I like to think we’re already pretty familiar with the Pokémon franchise …
… “Gotta Catch ‘em all!”, $90 billion franchise (worth nearly $30 billion more than the Marvel Cinematic Universe and Harry Potter franchises combined!), Video Games, mobile apps, manga, merchandise, trading cards, toys, anime, Pikachu, Kawaii, Cool Japan … yeah, you know it.
In 23 years, we’ve seen the franchise transform and influence just about every sector of the entertainment industry.
With the release of Pokémon Go we saw it appeal to absolutely everyone as the most-downloaded app back in 2016, starting a “franchise renaissance” (so to speak).
For transmedia enthusiasts, there is a lot to unpack here. Being a Media Mix franchise, growth was rapid in Japan. In the first year alone, we got a three-pronged co-ordination of video game, trading cards, and merchandise alone – with occasional Manga strips and magazines showing up later.
To say it was a phenomenon is an understatement.
And now, we have their first big “Video Game Blockbuster” with big stars like Ryan Reynolds attached as Detective Pikachu alongside Justice Smith as Tim Goodman.
So, for this post, we’re going to look at what Detective Pikachu means for the franchise, the film industry, and how it fits into a broader media landscape.
A SOLID VIDEO GAME BLOCKBUSTER
I think it’s first important to explain my personal difference between a video game ‘movie’ and a video game ‘blockbuster’, and why I use these terms.
Online, there’s been a lot of talk about how this is the first great “Video Game Movie”, which I don’t think is fair. Pokémon has now got over twenty movies, with Pokemon: The First Movie, Mewtwo Strikes Back hitting the silver screen back in 1998. That was a good video game movie.
There have been other good ones which further tie into franchises: Yo-Kai Watch, Digimon, Phoenix Wright: Ace Attorney the Movie, and so on. Japan has loads of these, and they’re considered as good video game movies.
Often in media mixes they’ll expand or develop the universe in another way.
The Professor Layton movie is a great case study, as it works not only as a good video game adaptation, but as an integrated part of the Professor Layton story. Upon playing Level 5’s prequel trilogy, the events of the film tie into a greater mystery which is only revealed in Professor Layton and the Azran Legacy for the 3DS – a true transmedia narrative if ever there were one.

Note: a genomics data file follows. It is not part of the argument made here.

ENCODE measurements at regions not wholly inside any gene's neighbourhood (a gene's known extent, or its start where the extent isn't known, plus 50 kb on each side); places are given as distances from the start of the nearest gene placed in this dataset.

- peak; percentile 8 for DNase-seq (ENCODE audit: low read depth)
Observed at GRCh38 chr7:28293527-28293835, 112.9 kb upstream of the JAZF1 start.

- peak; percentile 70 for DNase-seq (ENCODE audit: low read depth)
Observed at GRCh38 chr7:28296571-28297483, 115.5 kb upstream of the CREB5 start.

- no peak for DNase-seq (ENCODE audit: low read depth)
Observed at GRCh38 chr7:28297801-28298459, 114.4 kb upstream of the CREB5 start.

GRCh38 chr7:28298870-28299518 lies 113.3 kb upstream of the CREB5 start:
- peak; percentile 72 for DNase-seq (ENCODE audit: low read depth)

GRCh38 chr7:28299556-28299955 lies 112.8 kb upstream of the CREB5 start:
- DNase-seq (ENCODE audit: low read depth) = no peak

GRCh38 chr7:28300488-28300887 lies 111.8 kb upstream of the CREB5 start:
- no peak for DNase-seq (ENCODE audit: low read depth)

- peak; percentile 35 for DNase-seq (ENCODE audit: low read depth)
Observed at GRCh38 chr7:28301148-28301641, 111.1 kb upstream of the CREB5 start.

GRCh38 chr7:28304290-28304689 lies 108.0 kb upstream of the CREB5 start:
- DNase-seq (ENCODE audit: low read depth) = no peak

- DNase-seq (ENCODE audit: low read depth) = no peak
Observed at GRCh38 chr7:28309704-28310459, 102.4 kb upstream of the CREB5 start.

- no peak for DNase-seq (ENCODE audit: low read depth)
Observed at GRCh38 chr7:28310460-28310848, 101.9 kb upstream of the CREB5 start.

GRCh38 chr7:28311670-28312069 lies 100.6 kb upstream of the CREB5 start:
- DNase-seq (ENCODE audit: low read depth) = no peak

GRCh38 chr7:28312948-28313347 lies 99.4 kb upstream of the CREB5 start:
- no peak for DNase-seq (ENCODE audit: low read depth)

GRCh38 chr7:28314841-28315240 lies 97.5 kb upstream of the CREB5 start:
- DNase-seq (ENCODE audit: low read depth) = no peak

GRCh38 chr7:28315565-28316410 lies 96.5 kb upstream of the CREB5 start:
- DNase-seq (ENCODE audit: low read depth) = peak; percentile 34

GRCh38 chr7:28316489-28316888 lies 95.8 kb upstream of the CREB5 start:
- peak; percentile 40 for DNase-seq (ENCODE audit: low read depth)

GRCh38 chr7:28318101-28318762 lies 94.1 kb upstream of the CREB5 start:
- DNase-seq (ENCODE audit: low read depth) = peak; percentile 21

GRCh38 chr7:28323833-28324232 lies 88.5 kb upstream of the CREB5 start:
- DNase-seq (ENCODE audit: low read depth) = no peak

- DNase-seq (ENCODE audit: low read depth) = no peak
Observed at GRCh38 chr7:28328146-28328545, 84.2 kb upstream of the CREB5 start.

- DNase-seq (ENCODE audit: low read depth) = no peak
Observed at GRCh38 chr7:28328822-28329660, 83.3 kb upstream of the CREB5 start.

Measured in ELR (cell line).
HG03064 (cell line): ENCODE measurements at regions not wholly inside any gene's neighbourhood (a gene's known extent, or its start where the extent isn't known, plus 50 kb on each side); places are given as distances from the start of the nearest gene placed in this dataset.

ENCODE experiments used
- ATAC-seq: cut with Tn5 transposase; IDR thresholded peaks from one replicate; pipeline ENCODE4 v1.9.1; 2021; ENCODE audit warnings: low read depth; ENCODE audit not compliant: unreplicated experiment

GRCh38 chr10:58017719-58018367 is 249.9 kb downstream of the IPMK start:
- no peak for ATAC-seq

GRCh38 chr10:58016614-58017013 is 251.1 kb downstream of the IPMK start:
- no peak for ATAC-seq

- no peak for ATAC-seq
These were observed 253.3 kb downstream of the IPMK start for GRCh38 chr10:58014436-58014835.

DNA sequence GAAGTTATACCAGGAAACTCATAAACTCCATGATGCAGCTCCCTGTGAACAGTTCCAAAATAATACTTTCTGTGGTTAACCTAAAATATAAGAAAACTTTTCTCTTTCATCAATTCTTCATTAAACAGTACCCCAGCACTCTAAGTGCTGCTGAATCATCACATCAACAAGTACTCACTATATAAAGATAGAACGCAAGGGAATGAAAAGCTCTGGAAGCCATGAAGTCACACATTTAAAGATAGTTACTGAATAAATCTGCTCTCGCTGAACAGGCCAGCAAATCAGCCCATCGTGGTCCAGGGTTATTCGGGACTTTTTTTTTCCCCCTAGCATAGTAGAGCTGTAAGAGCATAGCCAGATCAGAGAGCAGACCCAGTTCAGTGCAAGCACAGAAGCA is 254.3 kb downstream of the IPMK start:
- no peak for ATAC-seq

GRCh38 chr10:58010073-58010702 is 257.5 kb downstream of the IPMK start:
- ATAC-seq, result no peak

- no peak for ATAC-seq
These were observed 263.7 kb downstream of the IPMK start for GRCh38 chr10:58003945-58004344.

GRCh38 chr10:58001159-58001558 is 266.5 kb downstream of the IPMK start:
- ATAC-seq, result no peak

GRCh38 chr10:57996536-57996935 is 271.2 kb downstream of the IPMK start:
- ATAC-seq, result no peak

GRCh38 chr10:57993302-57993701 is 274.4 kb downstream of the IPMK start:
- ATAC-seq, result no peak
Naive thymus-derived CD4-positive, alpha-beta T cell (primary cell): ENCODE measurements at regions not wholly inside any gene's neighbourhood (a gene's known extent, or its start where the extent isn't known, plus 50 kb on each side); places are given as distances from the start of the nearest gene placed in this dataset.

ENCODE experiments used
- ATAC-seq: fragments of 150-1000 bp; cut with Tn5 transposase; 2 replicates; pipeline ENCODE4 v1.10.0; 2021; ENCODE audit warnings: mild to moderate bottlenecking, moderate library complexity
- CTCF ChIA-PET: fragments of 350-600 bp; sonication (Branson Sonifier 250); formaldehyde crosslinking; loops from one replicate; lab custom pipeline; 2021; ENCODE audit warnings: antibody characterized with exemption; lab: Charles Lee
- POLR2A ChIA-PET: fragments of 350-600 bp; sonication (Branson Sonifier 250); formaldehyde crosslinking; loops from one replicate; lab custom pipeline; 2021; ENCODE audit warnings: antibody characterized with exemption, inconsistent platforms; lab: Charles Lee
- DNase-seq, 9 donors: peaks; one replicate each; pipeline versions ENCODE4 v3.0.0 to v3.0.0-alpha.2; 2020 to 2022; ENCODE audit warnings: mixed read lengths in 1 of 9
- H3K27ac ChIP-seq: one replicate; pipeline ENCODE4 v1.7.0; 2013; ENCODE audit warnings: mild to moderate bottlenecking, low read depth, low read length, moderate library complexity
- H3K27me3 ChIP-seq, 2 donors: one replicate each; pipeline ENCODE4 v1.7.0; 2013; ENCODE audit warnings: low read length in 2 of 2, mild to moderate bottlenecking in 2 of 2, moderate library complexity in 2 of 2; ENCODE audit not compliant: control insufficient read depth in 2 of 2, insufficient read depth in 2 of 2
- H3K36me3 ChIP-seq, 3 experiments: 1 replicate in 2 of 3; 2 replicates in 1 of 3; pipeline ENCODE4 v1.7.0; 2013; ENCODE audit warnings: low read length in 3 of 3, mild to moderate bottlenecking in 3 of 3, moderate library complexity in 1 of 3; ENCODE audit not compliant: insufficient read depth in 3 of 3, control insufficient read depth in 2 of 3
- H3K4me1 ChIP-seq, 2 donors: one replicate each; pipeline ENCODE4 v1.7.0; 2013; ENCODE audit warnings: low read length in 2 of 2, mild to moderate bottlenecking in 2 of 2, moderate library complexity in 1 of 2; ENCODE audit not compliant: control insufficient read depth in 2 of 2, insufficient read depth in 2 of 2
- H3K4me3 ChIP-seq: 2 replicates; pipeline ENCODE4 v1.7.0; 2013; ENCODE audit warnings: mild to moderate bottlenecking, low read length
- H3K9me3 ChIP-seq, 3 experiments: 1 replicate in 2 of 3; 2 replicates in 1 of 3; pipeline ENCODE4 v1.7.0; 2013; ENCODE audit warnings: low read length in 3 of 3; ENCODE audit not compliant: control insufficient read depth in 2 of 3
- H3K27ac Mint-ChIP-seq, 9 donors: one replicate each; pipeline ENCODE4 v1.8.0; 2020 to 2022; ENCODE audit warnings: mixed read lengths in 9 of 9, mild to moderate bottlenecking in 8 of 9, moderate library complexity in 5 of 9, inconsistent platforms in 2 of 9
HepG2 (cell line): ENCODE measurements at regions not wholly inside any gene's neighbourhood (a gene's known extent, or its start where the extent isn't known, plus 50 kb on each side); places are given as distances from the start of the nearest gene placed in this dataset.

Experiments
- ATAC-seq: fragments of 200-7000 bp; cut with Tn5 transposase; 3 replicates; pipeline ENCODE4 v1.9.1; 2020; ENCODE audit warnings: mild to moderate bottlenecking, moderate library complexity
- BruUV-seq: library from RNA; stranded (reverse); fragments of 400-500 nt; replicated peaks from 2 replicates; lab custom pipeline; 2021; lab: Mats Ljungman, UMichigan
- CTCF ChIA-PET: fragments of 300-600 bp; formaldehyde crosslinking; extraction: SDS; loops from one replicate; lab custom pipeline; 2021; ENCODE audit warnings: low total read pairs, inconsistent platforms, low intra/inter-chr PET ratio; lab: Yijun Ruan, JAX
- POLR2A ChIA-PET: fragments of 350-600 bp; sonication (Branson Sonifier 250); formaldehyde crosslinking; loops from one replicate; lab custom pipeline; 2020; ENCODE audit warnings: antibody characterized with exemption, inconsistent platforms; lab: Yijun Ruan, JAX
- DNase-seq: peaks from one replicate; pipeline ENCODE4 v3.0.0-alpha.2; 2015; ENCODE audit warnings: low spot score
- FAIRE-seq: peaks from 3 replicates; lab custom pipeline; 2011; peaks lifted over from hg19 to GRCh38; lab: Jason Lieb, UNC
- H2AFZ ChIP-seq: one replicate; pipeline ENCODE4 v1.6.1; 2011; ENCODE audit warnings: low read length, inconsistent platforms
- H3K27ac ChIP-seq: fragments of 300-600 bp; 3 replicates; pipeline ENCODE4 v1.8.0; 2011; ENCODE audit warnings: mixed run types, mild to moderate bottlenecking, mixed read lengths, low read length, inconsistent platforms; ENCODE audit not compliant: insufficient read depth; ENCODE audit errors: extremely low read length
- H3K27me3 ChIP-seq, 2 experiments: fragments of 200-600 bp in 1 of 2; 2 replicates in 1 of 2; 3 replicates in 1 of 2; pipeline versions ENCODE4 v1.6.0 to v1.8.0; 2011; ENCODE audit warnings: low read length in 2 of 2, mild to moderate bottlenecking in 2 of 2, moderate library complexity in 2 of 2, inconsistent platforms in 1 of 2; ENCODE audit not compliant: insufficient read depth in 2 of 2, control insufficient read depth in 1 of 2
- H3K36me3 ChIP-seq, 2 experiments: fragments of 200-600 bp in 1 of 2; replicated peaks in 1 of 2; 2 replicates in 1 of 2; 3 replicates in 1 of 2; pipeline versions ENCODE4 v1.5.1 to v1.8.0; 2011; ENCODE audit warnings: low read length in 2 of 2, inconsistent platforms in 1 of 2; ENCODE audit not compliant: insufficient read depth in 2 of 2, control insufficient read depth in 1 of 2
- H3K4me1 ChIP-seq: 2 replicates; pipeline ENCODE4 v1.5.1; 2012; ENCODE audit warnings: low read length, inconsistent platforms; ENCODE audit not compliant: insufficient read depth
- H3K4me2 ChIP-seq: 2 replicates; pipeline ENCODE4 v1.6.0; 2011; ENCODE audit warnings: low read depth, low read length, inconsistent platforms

What I’m saying is, Detective Pikachu is a video game “Blockbuster”, it has a big budget, Western stars attached, a cinematic release, and appeals to a mass audience.
The movies I listed are “Good video game movies” but they’re predominantly designed to cater to the Japanese market, don’t have that broad cinematic appeal that blockbusters try to achieve.
That was just an explanation of why I consider Detective Pikachu as more of a “Video Game Blockbuster” to separate it from what’s come before.
WHAT IS DETECTIVE PIKACHU?
Before the film we had Detective Pikachu for the 3DS.
This was a spin-off game where you solve basic mysteries with some of the blandest plot and human characters imaginable. The biggest saving grace is the coffee-drinking electric rodent. It’s an … OK game, but it’s pretty basic. It’s definitely targeted at the ‘little kid’ side of the fandom.
The only thing of note for collectors is that the Amiibo is larger than others and unlocks content in the game … that’s really it. It’s a spin-off game from the main-game series and should be considered as such.
That said, that speaking Pikachu is easily the best thing about it – it’s almost worth it just for that.
As for the movie, it is technically an adaptation of the game – same locations and character names – but much better. There’s more story, comedy, character development … y’know, like a movie!
DETECTIVE PIKACHU: GAME-TO-MOVIE!
Game-to-Film adaptation isn’t easy. The story structures are different, the pacing is different, and the narrative is different. Perhaps most importantly, the characters are different.